And Rydel Scott travels back in time to do just that.

It is believed even the smallest change to the past can cause catastrophic repercussions for future generations. An elite military unit is sent back in time to hunt Rydel down before he can alter history and possibly kill millions in the process.

The unit and its commanding officers, Colonel John Adams and Unit Commander Ray Catlin, become divided. Catlin, a devout Catholic, claims he witnessed a miracle by Jesus upon arrival in Jerusalem and fervently believes in Rydel’s mission. Adams hasn’t believed in God since he was a boy and his only concern is the safety of the people in the present. They must now choose between the fate of Christ and the fate of present-day mankind.

They must decide if they will Save Him.

Order Your Copy below

Amazon → https://tinyurl.com/y3veph29

 Barnes & Noble → https://tinyurl.com/y4rw4sgm

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Brit Lunden is a prolific author who’s written over 50 books in assorted genres under different pen names. Bulwark was her first effort in adult fiction and was chosen by several of her fellow authors as the basis for a new series, A Bulwark Anthology.  Using her characters, they are creating new denizens in spin-off stories to this bizarre town. Brit Lunden lives on Long Island in a house full of helpful ghosts.

★ WEBSITE & SOCIAL LINKS: ★

Website → www.britlunden.com

Blog → https://britlunden.blogspot.com

Twitter → https://twitter.com/BritLunden

Facebook → https://www.facebook.com/britlunden

Would you call yourself a born writer?

I would call myself a born reader. I’ve read books my entire life and they have brought me great pleasure. I always wanted to write and only with the advent of online self-publishing engines has allowed me to fulfil my dream of writing. I didn’t consider myself an author until I started winning awards and recognition. I think I was surprised to be included in this category.

What was your inspiration for “The Devil and Dayna Dalton: The Bulwark Anthology (Book 9)?”

I wrote Bulwark, the first book in the Bulwark anthology, for a group of authors who never wrote any other books in the series. Later, I was approached by a new group of authors who asked if they could use Bulwark in a new anthology. I agreed and the series was born. I wrote this latest book because in the original I felt I had given Dayna Dalton a raw deal. When I read the reviews, I realized readers saw her as cunning and shallow. It made me think about what motivates people’s behavior. Sometimes, if you understand the components of a person’s life, you can sympathize with their actions. “The Devil and Dayna Dalton” is about a woman on fire internally, misunderstood, and under appreciated.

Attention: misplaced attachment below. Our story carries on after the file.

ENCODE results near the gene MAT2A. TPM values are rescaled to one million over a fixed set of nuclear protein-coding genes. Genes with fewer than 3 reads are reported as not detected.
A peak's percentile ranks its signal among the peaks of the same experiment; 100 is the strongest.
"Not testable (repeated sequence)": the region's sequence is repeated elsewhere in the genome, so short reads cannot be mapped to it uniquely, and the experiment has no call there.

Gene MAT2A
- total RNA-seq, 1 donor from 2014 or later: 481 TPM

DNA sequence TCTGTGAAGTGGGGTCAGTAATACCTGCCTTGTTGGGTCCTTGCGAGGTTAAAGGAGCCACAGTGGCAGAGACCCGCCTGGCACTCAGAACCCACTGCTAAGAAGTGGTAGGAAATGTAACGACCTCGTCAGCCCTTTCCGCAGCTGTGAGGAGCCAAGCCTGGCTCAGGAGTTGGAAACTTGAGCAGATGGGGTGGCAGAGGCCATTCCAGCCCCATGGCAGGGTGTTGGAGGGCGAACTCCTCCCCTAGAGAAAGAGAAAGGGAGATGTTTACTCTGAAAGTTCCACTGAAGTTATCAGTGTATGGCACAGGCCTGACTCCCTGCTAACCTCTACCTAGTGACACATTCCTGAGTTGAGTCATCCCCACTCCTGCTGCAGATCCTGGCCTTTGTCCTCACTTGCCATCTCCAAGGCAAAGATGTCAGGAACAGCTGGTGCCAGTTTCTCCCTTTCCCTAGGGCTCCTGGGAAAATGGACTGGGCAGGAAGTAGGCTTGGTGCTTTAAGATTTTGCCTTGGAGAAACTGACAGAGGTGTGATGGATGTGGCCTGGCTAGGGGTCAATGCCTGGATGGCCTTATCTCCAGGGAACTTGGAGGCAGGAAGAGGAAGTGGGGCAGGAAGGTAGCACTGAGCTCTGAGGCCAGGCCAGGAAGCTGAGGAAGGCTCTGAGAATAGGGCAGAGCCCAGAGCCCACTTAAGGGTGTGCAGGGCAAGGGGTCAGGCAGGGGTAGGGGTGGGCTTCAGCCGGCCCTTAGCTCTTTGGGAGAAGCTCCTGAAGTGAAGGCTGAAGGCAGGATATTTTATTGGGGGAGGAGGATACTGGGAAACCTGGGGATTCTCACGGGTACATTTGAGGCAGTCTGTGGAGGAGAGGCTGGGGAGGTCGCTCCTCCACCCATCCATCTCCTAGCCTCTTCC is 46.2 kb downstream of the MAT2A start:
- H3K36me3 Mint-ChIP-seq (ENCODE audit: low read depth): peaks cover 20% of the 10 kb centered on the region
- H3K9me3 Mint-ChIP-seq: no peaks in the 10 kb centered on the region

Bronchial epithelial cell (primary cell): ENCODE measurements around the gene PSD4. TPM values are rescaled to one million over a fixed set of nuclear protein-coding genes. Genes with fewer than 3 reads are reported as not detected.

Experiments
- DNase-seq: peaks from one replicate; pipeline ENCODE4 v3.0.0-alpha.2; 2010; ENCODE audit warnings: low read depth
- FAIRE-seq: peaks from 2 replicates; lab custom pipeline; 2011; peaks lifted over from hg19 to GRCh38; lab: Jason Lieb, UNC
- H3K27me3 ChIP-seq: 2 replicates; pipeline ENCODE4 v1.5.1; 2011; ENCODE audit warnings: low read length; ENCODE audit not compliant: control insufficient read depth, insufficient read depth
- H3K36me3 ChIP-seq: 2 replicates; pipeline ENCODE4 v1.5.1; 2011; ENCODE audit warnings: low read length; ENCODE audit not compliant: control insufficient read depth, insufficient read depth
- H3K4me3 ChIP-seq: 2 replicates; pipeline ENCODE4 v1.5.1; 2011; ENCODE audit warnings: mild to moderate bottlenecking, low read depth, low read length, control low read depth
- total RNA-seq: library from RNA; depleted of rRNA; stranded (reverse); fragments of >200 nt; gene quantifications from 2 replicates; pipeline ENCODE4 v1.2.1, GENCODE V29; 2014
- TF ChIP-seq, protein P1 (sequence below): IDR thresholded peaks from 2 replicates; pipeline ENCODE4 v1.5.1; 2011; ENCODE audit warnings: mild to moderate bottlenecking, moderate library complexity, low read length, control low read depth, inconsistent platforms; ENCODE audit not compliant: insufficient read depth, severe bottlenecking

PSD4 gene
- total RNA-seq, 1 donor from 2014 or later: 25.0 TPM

How long did it take you to complete the novel?

I wrote this story in three days.

Are you disciplined? Describe a typical writing day.

I am so disciplined, it’s painful. I work full time as the CEO of a global corporation. Writing is something I do when I need to decompress in the evenings. I’m up at six am, at meetings, in the office by 7 am. My assistant works with me all day on the social media that comes from promoting close to one hundred books of assorted authors and genres. Aside from my corporate job, I manage my son, author Michael Okon’s writing career. I leave work in the afternoon, watch reality TV, or do yoga and after I read with my grandchildren on FaceTime, only then do I begin to write. At 6 am the cycle starts again.

What did you find most challenging about writing this book?

The story just flowed. Once I wrote the first line I pretty much didn’t stop until Dayna finished telling me her story. The biggest challenge is always afterwards, finding the appropriate cover, formatting and marketing the book. The story is the easiest part.

What do you love most about being an author?

I am connecting with a diverse and fascinating audience. I love hearing reader’s take-away from my stories. The fact that I’ve entertained, started a conversation, shifted a perception, or even brought comfort is the most rewarding experience.

Did you go with a traditional publisher, small press, or did you self publish? What was the process like and are you happy with your decision?